Marilyn Davenport, an official in the Orange County Republican Party and a tea party activist, is facing criticism for sending an email depicting President Obama as the child of a family of chimpanzees.

Davenport apologized for the e-mail late Monday.

Initially, though, Davenport not only defended her email and refused to resign from her post, she dismissed the whole incident as a joke. “Oh, come on! Everybody who knows me knows that I am not a racist. It was a joke. I have friends who are black,” Davenport said. “Besides, I only sent it to a few people — mostly people I didn’t think would be upset by it.”

Although Marilyn Davenport would like you to laugh at her latest so-called joke — as she tries to convince you that some of her best friends are black — this is no laughing matter, especially for African-Americans. And it is part of an historical and deeply racist pattern of caricatures of black people.

Scott Baugh, Chairman of the Republican Party of Orange County, has called for an ethics investigation into the racist email incident. And this is not the first time Davenport has condoned racist emails or statements.

At the time of Obama’s inauguration, she defended and email from Los Alamitos Mayor Dean Grose depicting the White House lawn as a watermelon patch. Further, she defended Newport Councilman Richard Nichols when he opposed grassy areas at a beach on the grounds that “with grass we usually get Mexicans coming in there early in the morning and they claim it as theirs, and it becomes their personal, private grounds all day.”

Orange County, once called “Reagan Country,” is home of Orly Taitz — who is known as the queen of the brther movement. Obama won an impressive 48 percent of the county vote in the 2008 election.

The depiction of the nation’s first black president as an ape or a monkey has been used against Barack Obama since the days of the 2008 presidential election. For example, at a McCain-Palin rally in Johnstown, Pennsylvania, a man held a stuffed monkey doll with an Obama bumper sticker. In February 2009, a New York Post cartoon depicted stimulus author Obama to a rabid ape that was shot to death by police. In March 2010, Walt Baker, CEO of the Tennessee Hospitality Association, lost his job after forwarding an email message that compared first lady Michelle Obama to Tarzan’s chimpanzee Cheeta. Serves him right. And last month in Brazil — the country with the world’s second largest black population after Nigeria — a website featured a cartoon with Obama as a monkey. This, as the American president prepared to visit the South American nation.

In a variation on this theme, in June 2009 a staffer to a Tennessee state Sen. Diane Black lawmaker disseminated an email called “Historical Keepsake Photo” — which included portraits of all the U.S. presidents, but a pair of “spooked” white eyes against a dark background in place of Obama’s photo.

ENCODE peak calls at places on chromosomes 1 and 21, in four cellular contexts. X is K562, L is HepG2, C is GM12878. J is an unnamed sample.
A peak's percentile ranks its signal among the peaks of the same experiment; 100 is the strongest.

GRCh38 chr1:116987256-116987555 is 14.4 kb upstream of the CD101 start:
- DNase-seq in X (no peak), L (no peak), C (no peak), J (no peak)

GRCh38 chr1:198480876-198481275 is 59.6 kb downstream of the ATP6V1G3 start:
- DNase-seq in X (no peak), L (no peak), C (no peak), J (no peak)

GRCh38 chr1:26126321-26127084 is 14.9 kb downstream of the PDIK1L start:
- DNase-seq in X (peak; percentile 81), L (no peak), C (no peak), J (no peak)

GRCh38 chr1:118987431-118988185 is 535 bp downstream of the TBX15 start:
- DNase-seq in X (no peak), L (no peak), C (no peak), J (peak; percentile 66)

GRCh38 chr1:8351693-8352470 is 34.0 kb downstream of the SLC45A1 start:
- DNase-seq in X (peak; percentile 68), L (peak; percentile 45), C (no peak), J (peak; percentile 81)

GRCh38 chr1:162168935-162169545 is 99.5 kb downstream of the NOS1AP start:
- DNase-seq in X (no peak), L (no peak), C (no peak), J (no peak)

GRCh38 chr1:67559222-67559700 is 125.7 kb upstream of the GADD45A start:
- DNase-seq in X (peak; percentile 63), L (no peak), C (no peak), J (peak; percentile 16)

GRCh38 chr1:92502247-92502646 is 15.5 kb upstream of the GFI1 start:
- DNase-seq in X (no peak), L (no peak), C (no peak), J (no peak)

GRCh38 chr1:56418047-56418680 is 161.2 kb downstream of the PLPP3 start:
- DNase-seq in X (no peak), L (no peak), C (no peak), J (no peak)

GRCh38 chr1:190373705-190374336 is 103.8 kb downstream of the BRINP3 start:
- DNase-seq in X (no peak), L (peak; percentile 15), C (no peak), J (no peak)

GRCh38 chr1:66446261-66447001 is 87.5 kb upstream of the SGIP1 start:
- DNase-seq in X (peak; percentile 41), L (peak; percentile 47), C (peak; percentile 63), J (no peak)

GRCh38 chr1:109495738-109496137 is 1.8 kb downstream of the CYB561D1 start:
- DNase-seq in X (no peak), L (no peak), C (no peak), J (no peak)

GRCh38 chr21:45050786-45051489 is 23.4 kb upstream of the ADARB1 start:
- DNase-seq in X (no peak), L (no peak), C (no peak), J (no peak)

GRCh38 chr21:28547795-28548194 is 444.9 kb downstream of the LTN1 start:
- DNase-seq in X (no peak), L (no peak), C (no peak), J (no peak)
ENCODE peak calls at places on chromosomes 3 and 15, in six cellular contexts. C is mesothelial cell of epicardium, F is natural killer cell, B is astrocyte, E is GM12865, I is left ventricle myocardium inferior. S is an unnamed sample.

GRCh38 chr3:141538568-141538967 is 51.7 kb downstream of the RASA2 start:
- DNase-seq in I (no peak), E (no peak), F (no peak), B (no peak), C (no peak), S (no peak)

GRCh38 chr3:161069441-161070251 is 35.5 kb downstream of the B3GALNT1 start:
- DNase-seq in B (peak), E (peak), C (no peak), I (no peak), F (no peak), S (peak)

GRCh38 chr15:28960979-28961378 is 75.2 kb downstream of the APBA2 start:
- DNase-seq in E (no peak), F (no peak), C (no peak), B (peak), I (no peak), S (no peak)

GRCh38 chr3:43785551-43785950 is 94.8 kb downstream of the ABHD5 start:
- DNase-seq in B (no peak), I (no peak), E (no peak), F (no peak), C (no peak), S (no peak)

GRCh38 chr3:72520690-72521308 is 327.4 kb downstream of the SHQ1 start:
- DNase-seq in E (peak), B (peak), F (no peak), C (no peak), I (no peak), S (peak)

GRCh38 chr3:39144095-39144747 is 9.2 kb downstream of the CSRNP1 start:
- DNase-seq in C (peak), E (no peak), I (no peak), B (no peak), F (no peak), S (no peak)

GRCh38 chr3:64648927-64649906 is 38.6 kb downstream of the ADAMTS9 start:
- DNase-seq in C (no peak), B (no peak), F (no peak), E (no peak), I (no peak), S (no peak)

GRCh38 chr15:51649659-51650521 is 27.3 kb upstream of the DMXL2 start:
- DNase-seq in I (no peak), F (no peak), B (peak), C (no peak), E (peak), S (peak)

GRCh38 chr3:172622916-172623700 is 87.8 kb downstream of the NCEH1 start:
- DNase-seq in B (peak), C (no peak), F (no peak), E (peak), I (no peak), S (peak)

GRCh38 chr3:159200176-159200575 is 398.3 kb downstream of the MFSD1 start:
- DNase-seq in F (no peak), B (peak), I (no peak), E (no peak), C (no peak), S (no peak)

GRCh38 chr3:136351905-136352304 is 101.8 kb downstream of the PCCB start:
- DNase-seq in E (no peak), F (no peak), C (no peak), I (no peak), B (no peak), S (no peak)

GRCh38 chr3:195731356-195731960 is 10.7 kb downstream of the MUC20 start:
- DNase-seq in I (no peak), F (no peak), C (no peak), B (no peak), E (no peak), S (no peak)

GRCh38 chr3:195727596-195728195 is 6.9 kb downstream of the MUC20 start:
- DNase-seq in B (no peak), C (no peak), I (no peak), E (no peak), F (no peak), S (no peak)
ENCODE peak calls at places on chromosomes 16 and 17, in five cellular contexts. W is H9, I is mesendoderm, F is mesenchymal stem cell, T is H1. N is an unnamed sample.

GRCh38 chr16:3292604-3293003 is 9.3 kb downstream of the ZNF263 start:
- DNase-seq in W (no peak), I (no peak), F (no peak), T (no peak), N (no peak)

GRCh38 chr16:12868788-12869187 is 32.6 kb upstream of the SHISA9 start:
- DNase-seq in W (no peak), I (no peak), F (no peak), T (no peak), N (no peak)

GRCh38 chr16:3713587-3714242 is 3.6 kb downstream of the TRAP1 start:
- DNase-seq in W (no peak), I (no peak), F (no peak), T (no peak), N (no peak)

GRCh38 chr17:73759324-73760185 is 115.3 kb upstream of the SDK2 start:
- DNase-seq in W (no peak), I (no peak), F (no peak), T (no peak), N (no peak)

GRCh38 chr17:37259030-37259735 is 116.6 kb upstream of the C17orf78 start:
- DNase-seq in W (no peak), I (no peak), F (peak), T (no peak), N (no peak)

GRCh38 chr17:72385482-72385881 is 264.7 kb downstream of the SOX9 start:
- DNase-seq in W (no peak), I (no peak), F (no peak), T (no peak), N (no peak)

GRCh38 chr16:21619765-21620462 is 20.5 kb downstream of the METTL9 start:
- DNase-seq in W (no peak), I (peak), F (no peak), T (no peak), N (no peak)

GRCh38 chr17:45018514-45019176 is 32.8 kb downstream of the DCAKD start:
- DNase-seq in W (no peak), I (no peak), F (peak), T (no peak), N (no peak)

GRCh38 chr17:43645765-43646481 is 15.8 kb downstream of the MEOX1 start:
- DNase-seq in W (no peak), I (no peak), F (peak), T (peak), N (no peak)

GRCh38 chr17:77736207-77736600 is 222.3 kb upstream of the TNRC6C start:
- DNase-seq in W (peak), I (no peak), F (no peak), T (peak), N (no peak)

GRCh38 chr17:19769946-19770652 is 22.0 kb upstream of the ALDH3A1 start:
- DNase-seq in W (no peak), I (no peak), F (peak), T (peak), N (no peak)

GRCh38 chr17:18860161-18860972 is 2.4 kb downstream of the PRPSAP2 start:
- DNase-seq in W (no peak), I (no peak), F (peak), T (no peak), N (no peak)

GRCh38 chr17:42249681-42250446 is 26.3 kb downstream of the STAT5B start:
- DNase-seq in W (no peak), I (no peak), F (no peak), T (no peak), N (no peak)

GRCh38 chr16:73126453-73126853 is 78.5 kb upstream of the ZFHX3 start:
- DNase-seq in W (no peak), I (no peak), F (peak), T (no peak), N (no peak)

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For years, in popular culture and in cartoons, Americans regarded black people as monkeys, apes and other inferior beings. It was no accident that the Little Black Sambo in those vintage cartoons looked like a monkey. He was a monkey. When a society dehumanizes a group of people, it paves the way for laws that degrade that group and strips its members of their rights.

Back in the day, those cartoons helped to justify the discrimination and racial violence African-Americans faced. These images conveyed to society that blacks were inferior, that they were less than human and unworthy of the protections afforded other people. Similarly, in World War II artwork propaganda, Americans depicted Japanese as apes and monkeys — in order to justify the bombing of Japanese civilians and the internment of Japanese-Americans — while Nazi artists and filmmakers created racist images of Jewish people as vermin in order to pave the way for the genocide of the Holocaust.

In a hopelessly pathetic attempt to defend the racist Obama chimp email as humor, someone somewhere will try to compare it to depictions of George W. Bush as a chimpanzee. But this is a perfect example of false equivalence, of apples and oranges. Bush-as-chimp is not the same as Obama-as-chimp. After all, the former lacks a racist subtext that is deeply rooted in history. Never were whites in this country depicted as primates in order to racially discriminate against them. However, black people were, and apparently still are, racially victimized by these horrid, hurtful and tasteless images.

This is why Marilyn Davenport is dead wrong to conclude her email is humor. This is not funny, this is shameful. And nobody is buying what she has to sell.